Don’t just kill them, put a little thought behind it. There’s only a handful of basic ways to bring about the demise of your victim—shot, stabbed, poisoned, crushed, starved, tossed off a building—you get the picture. Doing it is something I’ll devote another blog post to, so for now I’m just going to talk a bit about after the fact. Let’s face it, if the opening murder is going to be the inciting incident, why not add a little something extra to the deed. Get those readers wondering what the hell is going on from the moment the body is found. Don’t just stumble over the badly decomposing corpse in a dark corner of the basement of the old abandoned house on the edge of town, have the red ember of a wooden match head draw your attention to a dark object bundled in the corner of the crumbling basement. Wait a minute. Did he say red ember? Was someone just there? Who was there? Are they still there? Adding subtle layers gets the reader’s mind churning. It’s a great foreshadowing mechanism, and it works just as well used as a red hearing if needed.
As a rule, I’ll write the first draft pretty much straight forward. No bells, no whistles, no layers, just get the main thoughts down. The new book, Between Good And Evil, came in at 50k words for the first draft. In the second draft I added in all the color and substantiating details. It’s during the second draft when most of my plot twists and turns surfaced. It’s at that point I went in and added the little details like the red ember of the match head by the body, (the red ember is for example only and not a spoiler alert), revealing its importance in a later chapter. All those what-ifs come into play here. I’ve mentioned this before; if a what-if pops up and surprises me as I'm writing a scene I’m pretty sure it will do the same for the reader. Use them to your advantage. Not everything needs to be planned. Writing the book should be just as exciting as reading it, otherwise why do it?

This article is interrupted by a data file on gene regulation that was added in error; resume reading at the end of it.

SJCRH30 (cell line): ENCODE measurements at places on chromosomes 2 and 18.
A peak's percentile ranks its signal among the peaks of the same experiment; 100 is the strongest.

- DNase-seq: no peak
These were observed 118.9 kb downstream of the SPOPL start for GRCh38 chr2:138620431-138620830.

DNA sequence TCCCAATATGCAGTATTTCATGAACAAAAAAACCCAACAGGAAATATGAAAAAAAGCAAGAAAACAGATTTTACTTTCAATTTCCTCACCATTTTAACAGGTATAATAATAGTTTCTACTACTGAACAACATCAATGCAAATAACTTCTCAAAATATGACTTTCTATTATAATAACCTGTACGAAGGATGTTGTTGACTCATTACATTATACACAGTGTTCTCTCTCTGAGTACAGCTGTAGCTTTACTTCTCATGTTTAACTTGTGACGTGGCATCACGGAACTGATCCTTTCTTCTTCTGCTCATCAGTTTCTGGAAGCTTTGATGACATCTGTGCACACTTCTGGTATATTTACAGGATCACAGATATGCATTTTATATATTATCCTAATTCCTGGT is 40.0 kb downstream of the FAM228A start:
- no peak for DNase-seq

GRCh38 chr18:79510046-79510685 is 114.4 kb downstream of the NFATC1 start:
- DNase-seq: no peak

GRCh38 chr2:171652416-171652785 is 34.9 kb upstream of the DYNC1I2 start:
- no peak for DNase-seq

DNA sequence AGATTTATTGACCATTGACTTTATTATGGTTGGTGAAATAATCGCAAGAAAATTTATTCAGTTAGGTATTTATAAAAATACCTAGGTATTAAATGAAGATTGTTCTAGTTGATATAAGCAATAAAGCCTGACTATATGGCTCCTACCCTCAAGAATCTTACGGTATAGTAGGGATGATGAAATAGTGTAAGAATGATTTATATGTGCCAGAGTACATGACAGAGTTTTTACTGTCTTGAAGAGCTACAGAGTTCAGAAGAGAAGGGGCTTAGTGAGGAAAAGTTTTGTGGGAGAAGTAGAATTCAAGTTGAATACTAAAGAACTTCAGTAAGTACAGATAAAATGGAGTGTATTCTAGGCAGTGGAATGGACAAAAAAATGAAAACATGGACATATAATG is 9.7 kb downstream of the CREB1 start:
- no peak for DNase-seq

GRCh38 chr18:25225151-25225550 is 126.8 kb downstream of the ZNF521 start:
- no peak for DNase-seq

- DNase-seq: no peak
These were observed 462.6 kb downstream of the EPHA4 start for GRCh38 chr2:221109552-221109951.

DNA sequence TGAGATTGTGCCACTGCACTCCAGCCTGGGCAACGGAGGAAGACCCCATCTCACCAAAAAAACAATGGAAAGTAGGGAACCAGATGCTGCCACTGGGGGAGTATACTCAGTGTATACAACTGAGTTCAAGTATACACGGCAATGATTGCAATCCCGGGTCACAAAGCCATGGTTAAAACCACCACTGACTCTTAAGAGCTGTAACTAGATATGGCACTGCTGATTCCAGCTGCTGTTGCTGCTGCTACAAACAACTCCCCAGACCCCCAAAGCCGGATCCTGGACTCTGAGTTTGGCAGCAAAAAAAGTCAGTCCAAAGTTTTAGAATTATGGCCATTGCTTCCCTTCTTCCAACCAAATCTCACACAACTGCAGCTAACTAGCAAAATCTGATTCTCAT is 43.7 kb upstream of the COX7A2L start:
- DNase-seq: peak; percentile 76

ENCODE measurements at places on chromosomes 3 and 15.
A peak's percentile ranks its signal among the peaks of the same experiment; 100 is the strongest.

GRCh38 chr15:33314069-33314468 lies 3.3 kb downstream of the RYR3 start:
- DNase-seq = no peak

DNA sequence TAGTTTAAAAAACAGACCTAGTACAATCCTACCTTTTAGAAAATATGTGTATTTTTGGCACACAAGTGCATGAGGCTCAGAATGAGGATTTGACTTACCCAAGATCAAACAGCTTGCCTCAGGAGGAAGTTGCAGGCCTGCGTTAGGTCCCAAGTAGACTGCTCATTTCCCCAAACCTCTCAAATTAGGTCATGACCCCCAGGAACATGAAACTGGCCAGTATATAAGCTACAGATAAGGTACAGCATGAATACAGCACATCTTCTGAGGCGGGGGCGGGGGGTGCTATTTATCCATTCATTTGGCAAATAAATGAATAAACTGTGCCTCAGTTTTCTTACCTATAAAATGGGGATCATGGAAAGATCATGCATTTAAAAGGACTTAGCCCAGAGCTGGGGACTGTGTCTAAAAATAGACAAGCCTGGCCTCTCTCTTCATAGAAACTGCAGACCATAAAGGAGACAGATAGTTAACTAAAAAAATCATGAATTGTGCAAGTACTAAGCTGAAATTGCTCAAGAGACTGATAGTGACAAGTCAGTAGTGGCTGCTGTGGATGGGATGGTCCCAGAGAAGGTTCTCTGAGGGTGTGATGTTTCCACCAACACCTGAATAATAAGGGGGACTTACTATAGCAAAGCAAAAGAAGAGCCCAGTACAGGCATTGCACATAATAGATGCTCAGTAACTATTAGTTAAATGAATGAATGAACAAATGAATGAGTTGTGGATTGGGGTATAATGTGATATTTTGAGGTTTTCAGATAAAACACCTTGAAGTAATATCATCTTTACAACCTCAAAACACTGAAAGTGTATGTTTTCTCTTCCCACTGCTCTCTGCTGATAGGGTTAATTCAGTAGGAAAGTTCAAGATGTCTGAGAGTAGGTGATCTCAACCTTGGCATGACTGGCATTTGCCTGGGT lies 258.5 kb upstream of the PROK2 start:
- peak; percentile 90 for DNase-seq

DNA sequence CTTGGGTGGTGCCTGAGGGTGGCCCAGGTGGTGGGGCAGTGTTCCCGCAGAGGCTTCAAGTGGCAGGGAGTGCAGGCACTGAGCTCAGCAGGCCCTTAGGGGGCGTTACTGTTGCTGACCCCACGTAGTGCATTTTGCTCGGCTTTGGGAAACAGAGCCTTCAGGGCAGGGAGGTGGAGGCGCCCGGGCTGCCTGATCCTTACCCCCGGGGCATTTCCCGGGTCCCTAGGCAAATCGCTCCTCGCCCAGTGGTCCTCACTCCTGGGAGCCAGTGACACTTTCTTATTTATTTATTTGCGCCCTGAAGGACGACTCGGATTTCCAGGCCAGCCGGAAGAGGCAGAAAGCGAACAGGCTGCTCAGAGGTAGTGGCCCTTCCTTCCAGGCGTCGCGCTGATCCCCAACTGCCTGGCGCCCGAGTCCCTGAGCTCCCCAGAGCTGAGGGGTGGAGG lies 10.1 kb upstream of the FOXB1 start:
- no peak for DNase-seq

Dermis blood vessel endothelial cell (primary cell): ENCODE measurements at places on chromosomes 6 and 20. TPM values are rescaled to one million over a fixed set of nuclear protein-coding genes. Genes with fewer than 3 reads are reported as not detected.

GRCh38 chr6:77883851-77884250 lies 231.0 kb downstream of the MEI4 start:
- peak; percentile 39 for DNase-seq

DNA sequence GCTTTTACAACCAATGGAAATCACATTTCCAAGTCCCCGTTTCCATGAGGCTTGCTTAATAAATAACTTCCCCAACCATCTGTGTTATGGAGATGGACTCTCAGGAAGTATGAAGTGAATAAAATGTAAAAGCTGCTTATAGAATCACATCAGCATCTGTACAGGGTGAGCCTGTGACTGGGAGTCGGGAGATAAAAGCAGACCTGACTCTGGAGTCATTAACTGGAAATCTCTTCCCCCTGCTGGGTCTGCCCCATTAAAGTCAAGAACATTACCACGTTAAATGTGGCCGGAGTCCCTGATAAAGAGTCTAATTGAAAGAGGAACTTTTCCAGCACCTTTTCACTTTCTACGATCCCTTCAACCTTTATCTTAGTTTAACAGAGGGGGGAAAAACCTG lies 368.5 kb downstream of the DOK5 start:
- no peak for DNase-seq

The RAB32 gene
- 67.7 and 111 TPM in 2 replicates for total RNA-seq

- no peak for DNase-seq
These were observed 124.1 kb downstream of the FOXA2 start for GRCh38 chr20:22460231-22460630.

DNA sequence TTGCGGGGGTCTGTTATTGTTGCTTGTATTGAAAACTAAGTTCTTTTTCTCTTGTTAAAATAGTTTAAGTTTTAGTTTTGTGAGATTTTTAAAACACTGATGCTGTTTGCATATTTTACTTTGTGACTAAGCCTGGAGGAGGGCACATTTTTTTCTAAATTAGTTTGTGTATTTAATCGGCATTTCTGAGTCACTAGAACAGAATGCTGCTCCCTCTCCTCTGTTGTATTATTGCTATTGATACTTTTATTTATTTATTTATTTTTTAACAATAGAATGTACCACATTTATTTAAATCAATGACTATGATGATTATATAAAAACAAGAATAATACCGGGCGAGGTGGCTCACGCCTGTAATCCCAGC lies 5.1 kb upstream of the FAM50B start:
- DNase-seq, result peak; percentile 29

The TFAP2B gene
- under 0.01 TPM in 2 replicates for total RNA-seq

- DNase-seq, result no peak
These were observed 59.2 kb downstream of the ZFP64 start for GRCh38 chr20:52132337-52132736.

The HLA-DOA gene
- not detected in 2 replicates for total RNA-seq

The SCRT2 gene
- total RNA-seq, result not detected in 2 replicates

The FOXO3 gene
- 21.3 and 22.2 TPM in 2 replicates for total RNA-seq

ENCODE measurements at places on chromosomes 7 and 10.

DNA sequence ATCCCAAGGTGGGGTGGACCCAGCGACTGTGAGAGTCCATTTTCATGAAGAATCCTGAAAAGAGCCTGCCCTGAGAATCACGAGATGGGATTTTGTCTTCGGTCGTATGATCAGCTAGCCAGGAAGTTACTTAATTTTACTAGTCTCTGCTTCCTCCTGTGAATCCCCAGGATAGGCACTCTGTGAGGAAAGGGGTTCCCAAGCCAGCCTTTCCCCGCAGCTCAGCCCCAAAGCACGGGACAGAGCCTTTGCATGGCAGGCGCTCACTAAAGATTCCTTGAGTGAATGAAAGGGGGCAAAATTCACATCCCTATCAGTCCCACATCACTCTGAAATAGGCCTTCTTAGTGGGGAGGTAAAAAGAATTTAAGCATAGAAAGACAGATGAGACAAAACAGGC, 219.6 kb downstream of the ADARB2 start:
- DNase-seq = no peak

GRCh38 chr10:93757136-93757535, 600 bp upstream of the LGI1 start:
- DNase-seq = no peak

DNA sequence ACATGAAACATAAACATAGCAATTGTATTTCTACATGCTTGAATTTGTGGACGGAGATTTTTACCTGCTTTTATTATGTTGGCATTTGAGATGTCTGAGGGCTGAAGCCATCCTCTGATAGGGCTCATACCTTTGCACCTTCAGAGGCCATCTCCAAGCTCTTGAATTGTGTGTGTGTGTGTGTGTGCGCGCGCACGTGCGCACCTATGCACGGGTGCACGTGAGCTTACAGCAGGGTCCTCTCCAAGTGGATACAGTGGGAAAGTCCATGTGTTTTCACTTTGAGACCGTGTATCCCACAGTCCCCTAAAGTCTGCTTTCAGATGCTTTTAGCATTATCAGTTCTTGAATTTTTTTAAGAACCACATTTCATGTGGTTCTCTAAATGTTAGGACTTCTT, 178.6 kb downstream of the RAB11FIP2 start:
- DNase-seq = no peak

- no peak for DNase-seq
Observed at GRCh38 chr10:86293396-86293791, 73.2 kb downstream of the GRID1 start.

By the time the second draft was done I was up to 70k words. It’s off to the copy editor at this point. Once it came back I went over the edits, made changes, and adjusted plot points where needed. Once that was complete, I did the fine-tuning in the third draft. All went well and the story landed at 80k+ words. All the subtle layers are now neatly woven together into the story. The seemingly insignificant details standing alone in their respective chapters are ready for the reader to clump them all together, leading them to the Aha! moment near the end of the story once the murderer/s is revealed.
Whoever said, “The devil is in the details,” must have been a mystery writer.